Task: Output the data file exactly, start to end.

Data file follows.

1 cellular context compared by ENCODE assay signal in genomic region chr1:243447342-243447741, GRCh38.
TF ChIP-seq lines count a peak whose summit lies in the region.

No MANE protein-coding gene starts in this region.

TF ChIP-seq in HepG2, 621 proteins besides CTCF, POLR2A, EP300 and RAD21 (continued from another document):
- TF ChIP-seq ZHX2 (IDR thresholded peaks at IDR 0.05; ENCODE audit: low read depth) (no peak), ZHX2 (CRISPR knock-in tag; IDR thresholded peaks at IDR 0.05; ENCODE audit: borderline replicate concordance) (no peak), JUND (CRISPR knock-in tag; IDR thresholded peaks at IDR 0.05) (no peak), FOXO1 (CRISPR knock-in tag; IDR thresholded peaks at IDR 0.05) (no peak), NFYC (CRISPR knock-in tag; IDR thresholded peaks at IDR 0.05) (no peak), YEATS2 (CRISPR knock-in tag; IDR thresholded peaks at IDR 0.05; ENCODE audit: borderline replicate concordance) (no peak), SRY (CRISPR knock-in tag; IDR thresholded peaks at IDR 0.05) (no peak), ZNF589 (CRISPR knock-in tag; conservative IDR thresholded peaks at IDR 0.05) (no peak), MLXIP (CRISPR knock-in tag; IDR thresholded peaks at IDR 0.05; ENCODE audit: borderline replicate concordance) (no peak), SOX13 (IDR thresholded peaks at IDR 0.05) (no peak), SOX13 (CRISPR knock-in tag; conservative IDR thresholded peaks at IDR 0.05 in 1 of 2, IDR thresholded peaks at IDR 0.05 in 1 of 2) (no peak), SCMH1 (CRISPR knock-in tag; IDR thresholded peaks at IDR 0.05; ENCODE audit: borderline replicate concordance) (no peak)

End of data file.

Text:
1 cellular context compared by ENCODE assay signal in genomic region chr1:243447342-243447741, GRCh38.
TF ChIP-seq lines count a peak whose summit lies in the region.

No MANE protein-coding gene starts in this region.

TF ChIP-seq in HepG2, 621 proteins besides CTCF, POLR2A, EP300 and RAD21 (continued from another document):
- TF ChIP-seq ZHX2 (IDR thresholded peaks at IDR 0.05; ENCODE audit: low read depth) (no peak), ZHX2 (CRISPR knock-in tag; IDR thresholded peaks at IDR 0.05; ENCODE audit: borderline replicate concordance) (no peak), JUND (CRISPR knock-in tag; IDR thresholded peaks at IDR 0.05) (no peak), FOXO1 (CRISPR knock-in tag; IDR thresholded peaks at IDR 0.05) (no peak), NFYC (CRISPR knock-in tag; IDR thresholded peaks at IDR 0.05) (no peak), YEATS2 (CRISPR knock-in tag; IDR thresholded peaks at IDR 0.05; ENCODE audit: borderline replicate concordance) (no peak), SRY (CRISPR knock-in tag; IDR thresholded peaks at IDR 0.05) (no peak), ZNF589 (CRISPR knock-in tag; conservative IDR thresholded peaks at IDR 0.05) (no peak), MLXIP (CRISPR knock-in tag; IDR thresholded peaks at IDR 0.05; ENCODE audit: borderline replicate concordance) (no peak), SOX13 (IDR thresholded peaks at IDR 0.05) (no peak), SOX13 (CRISPR knock-in tag; conservative IDR thresholded peaks at IDR 0.05 in 1 of 2, IDR thresholded peaks at IDR 0.05 in 1 of 2) (no peak), SCMH1 (CRISPR knock-in tag; IDR thresholded peaks at IDR 0.05; ENCODE audit: borderline replicate concordance) (no peak)